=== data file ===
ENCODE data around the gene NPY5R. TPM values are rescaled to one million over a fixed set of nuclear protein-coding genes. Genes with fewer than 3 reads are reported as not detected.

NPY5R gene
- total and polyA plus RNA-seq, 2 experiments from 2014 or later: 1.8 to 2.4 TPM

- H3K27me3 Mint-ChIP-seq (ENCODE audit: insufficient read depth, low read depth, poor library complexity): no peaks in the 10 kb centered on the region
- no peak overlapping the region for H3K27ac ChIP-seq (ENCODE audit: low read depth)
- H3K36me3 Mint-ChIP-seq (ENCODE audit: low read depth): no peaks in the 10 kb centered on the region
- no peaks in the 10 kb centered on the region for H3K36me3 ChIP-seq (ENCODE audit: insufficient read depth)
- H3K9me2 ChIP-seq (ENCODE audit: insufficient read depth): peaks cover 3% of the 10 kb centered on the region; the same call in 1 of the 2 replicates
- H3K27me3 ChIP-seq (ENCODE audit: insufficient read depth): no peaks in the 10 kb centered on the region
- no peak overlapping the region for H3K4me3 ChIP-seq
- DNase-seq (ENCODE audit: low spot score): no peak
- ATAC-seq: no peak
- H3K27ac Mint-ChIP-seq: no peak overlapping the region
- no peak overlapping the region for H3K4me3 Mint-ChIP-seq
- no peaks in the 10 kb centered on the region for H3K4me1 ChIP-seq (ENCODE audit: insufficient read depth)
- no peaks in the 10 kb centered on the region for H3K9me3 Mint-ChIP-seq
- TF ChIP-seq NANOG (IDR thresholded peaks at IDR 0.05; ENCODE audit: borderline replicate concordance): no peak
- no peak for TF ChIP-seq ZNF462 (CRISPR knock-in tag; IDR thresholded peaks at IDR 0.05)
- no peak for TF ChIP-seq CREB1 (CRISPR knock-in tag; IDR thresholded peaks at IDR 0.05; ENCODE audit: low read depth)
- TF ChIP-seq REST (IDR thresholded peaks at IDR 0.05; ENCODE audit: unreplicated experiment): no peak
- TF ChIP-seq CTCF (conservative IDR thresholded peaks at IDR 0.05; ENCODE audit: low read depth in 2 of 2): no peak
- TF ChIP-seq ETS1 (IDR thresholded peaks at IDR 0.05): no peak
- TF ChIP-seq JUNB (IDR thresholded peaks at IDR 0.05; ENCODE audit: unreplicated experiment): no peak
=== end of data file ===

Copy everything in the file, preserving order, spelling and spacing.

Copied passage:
ENCODE data around the gene NPY5R. TPM values are rescaled to one million over a fixed set of nuclear protein-coding genes. Genes with fewer than 3 reads are reported as not detected.

NPY5R gene
- total and polyA plus RNA-seq, 2 experiments from 2014 or later: 1.8 to 2.4 TPM

- H3K27me3 Mint-ChIP-seq (ENCODE audit: insufficient read depth, low read depth, poor library complexity): no peaks in the 10 kb centered on the region
- no peak overlapping the region for H3K27ac ChIP-seq (ENCODE audit: low read depth)
- H3K36me3 Mint-ChIP-seq (ENCODE audit: low read depth): no peaks in the 10 kb centered on the region
- no peaks in the 10 kb centered on the region for H3K36me3 ChIP-seq (ENCODE audit: insufficient read depth)
- H3K9me2 ChIP-seq (ENCODE audit: insufficient read depth): peaks cover 3% of the 10 kb centered on the region; the same call in 1 of the 2 replicates
- H3K27me3 ChIP-seq (ENCODE audit: insufficient read depth): no peaks in the 10 kb centered on the region
- no peak overlapping the region for H3K4me3 ChIP-seq
- DNase-seq (ENCODE audit: low spot score): no peak
- ATAC-seq: no peak
- H3K27ac Mint-ChIP-seq: no peak overlapping the region
- no peak overlapping the region for H3K4me3 Mint-ChIP-seq
- no peaks in the 10 kb centered on the region for H3K4me1 ChIP-seq (ENCODE audit: insufficient read depth)
- no peaks in the 10 kb centered on the region for H3K9me3 Mint-ChIP-seq
- TF ChIP-seq NANOG (IDR thresholded peaks at IDR 0.05; ENCODE audit: borderline replicate concordance): no peak
- no peak for TF ChIP-seq ZNF462 (CRISPR knock-in tag; IDR thresholded peaks at IDR 0.05)
- no peak for TF ChIP-seq CREB1 (CRISPR knock-in tag; IDR thresholded peaks at IDR 0.05; ENCODE audit: low read depth)
- TF ChIP-seq REST (IDR thresholded peaks at IDR 0.05; ENCODE audit: unreplicated experiment): no peak
- TF ChIP-seq CTCF (conservative IDR thresholded peaks at IDR 0.05; ENCODE audit: low read depth in 2 of 2): no peak
- TF ChIP-seq ETS1 (IDR thresholded peaks at IDR 0.05): no peak
- TF ChIP-seq JUNB (IDR thresholded peaks at IDR 0.05; ENCODE audit: unreplicated experiment): no peak